Having heard the tale there are discussions about which line of inquiry to follow next. They decide on the spice merchant and seek out his stall only to find it abandoned. Enquiring around they end up chatting with a Sijada a carpet seller who tells them that Tajir is a terrible merchant and is currently drowning is sorrows in a a sorry excuse for a hana (tavern) called Alsamak Al’akhdar.

The hana sits on stilts towards the less developed part of the shanty town outside the walls of the port. The heroes clamber up a ladder into a bar where the only light is provided by gaps in the haphazard planking. A one-eyed barman glares at the foreigners who have tumbled into his bar. The only customer is a small, thin man, a head crowned with a few strands of greasy black hair, slumped on a table and a cup of spirits in his hands. The interlopers appease the owner by buying large quantities of the local spirit, rough as it is and set about trying to get information from the inebriated Tajir.

It turns out that Tajir has kidnapped a child but only in extreme need and the act haunts him; hence the drinking. The time is getting late and the party decide to sober Tajir up with kindness taking him to the Alsuwf Aldhahabiu which has previously been recommended by Eimlaq. Denig and Dagaard stay with the spice merchant and Aerandir and Fulton return to the Ulmo’s Beard for the night. It is only in the morning that Denig and Dagaard realise the mistake of not keeping one of the translators with them but manage to hold out with gesture and coin until the two sailors return.

A more coherent Tajir provides little more detail than already gathered and so the party plan to return to Sijada to question him. However, they are unsure of the best approach reasoning that asking directly will be unlikely to elicit a confession. They briefly consider offering their services as a ship for hire but Fulton points out that Sijada is not the sort of merchant who would contract such services. The idea of posing as child traffickers sits uncomfortably with most of the party and so they opt to follow him at the end of the day.

While they wait for the day to end the investigators decide to question Hasa the stone merchant, who according to Eimlaq, took delivery of a large quantity of black tiles but never sold them. Hasa is rather evasive and tells the adventurers that he sold them to some woman. Pressed he tells them he does not know where she lives but gives them a description of her and that he may have seen her in the Alqurad al’azraq, a hana near the Sahat Al’asad.

So it is that as the sun sets and the shadows deepen in the alleyways the adventurers arrive at the Alqurad al’azraq. Inside are a number of patrons including the woman described by Hasa. What luck they think! Not so Denig who prays for wisdom over the alignment of not only the woman but also the other patrons and discovers that the room is full of those with evil in their heart. The party make a rapid exit into the alley outside the hana.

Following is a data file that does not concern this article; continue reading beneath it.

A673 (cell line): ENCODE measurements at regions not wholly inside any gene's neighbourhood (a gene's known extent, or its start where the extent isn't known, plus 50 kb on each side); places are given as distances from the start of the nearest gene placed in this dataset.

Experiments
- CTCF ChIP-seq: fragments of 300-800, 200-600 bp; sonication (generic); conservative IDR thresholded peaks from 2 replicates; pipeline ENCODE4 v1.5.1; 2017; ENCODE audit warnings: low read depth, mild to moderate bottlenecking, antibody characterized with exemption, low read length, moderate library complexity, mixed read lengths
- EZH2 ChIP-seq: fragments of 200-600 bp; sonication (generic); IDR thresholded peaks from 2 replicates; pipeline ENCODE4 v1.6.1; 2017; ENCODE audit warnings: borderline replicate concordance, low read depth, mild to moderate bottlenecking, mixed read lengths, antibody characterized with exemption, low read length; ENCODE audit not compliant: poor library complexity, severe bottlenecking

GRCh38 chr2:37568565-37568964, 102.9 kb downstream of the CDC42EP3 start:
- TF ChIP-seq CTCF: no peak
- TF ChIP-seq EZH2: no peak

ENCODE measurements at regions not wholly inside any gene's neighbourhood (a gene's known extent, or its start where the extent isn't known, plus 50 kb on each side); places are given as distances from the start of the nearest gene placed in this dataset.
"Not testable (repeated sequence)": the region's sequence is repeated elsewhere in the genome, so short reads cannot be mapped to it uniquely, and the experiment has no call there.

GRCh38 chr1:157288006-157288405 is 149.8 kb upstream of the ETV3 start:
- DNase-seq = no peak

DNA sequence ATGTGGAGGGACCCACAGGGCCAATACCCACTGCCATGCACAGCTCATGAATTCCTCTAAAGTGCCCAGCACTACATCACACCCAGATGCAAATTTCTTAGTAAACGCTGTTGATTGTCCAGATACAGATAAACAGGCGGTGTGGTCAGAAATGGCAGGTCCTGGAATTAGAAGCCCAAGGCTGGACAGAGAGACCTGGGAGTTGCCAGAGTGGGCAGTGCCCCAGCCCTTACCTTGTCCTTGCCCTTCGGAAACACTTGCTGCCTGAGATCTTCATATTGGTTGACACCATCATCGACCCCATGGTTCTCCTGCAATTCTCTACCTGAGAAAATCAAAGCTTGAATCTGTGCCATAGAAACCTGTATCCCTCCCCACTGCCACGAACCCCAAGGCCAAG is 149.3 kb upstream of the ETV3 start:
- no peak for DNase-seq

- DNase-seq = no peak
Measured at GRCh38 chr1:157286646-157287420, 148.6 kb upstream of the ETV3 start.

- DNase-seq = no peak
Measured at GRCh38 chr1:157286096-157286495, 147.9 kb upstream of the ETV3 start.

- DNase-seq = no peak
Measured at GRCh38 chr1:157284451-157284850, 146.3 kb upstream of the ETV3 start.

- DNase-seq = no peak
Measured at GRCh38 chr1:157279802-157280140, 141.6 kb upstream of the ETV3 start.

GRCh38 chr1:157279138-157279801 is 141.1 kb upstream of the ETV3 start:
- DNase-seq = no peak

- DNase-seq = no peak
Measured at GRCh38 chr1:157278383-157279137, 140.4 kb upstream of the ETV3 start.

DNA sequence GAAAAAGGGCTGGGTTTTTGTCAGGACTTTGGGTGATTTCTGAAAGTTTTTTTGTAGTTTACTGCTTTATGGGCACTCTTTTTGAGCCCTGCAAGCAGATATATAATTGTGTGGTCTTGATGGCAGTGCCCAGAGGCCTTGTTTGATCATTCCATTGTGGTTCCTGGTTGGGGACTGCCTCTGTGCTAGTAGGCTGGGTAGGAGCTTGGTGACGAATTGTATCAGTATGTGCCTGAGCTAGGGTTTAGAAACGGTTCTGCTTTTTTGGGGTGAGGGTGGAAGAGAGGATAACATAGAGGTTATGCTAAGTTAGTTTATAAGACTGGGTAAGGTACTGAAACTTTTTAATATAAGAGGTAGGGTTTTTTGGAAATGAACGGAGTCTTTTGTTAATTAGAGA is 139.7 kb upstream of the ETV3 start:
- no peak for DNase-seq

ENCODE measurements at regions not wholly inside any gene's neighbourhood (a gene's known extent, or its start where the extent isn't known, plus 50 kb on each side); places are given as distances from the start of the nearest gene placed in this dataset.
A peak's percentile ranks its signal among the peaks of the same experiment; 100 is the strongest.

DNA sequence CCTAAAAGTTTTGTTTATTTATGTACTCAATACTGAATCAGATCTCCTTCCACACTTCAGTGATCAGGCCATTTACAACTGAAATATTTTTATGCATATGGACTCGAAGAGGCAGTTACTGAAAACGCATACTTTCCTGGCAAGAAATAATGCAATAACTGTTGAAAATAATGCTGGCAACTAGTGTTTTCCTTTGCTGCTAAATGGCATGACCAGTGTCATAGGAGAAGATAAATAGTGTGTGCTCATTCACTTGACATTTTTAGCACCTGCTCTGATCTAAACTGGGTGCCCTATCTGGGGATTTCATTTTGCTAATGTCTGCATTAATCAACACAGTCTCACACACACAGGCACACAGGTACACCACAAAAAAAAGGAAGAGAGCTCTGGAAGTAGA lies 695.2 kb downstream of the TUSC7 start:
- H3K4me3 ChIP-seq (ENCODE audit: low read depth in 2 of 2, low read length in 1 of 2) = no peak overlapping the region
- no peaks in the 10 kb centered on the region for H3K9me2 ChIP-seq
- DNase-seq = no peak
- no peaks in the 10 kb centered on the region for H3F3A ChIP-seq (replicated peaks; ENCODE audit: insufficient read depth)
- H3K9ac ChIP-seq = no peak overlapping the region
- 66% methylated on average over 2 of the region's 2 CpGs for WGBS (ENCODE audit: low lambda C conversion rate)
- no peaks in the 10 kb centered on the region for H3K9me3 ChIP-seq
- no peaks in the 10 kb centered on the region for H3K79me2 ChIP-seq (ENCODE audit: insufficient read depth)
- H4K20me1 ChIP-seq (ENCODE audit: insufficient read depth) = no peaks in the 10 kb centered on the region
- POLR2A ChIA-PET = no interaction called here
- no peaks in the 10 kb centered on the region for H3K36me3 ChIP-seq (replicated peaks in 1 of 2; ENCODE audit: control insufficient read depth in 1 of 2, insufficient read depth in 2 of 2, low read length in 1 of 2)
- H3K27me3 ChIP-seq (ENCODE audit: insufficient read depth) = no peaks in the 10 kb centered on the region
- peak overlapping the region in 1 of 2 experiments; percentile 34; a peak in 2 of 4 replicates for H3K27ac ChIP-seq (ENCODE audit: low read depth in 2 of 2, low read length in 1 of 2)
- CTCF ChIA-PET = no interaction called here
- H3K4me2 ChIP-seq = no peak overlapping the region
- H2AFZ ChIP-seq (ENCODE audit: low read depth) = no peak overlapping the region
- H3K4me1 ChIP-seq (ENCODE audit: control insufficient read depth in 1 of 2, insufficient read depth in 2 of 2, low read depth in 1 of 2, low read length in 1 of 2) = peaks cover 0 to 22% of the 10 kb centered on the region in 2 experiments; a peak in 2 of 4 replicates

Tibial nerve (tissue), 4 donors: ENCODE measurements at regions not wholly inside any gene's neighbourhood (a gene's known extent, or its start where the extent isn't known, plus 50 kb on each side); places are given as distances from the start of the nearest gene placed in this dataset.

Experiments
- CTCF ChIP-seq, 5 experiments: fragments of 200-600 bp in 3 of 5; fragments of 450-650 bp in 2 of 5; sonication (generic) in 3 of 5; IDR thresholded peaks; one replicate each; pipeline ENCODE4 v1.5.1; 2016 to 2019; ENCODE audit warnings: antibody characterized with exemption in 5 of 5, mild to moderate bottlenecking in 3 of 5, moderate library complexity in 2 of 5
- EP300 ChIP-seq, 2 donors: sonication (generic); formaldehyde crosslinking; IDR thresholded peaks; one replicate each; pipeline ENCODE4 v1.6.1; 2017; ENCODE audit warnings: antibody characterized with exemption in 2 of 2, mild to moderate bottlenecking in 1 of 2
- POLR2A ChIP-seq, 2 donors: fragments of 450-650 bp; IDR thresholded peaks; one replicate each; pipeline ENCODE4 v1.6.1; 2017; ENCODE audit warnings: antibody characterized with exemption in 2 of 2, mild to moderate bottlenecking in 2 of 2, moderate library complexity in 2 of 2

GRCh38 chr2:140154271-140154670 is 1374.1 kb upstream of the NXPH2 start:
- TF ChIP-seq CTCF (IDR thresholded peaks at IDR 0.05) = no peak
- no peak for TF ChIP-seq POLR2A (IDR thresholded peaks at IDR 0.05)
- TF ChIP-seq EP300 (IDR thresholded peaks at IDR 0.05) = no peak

Exiting the alley, Denig is hit by a dart delivered by a silent weapon. Quickly, he spots the would be assassin and sets off in pursuit down an alley opposite. However, the rear is attacked by the patrons inside and Dagaard is forced to defend the retreat of Aerandir and Fulton. Now the party is split. Fulton and Aerandir find themselves ambushed as they exit onto the street. Dagaard is forced to hold the door fending off two attackers and a priestess whose curses call down stunning bolts of divine power on the dwarf. Fortunately, the dwarf’s pragmatic outlook shrugs off most of this religious mumbo jumbo.

Market Ambush by Darren Tan

In the street, Fulton soon falls to an attacker and Aerandir’s whip proves to be an ineffective weapon. Meanwhile, down the dark alley Denig is ambushed by two foes and only through divine intervention of a wall of wood at his back is he able he buy time to dispatch the opponent in front. The battle does not go well. Doughty Dagaard still holds the door alone his back unprotected. Aerandir is forced to retreat tumbling away from two opponents and leaving Fulton’s body unprotected. Denig extricating himself from his opponent manages to join Aerandir in the street and again is granted a wall of wood to hold the attackers at bay while he heals Aerandir and himself.

5 thoughts on “Where have all the children gone?

  1. The tale is quite enjoyable. I like how you are having the Arabic context enter the game. I hadn’t heard of حَانَة (hana) before, but it may anachronistic. It seems to mean pub rather than tavern, though there is a Persian. It seems to be an abbreviation of حَانُوت (ḥānūt), which does mean tavern. The origin of either word is uncertain to me. Wiktionary suggests that ḥānūt may derive from the Persian xâne (house), which would be another abbreviation, from میخانه (meyxâne), again in Persian. The Persians were the wine, women and song people, after all.

    Liked by 1 person

    1. Now that’s interesting – I’ve been using google to create some quick language for Haradric. The actual language and culture not being documented. I have to admit the pace of creation has meant I haven’t really been that immersive and should this cycle be published there are going to be gaps you could drive a coach and horses through. But I’m glad you can appreciate the attempt to get an Arabic flavour into the tale. I can see I will have to shoehorn meyxâne into an adventure at some point.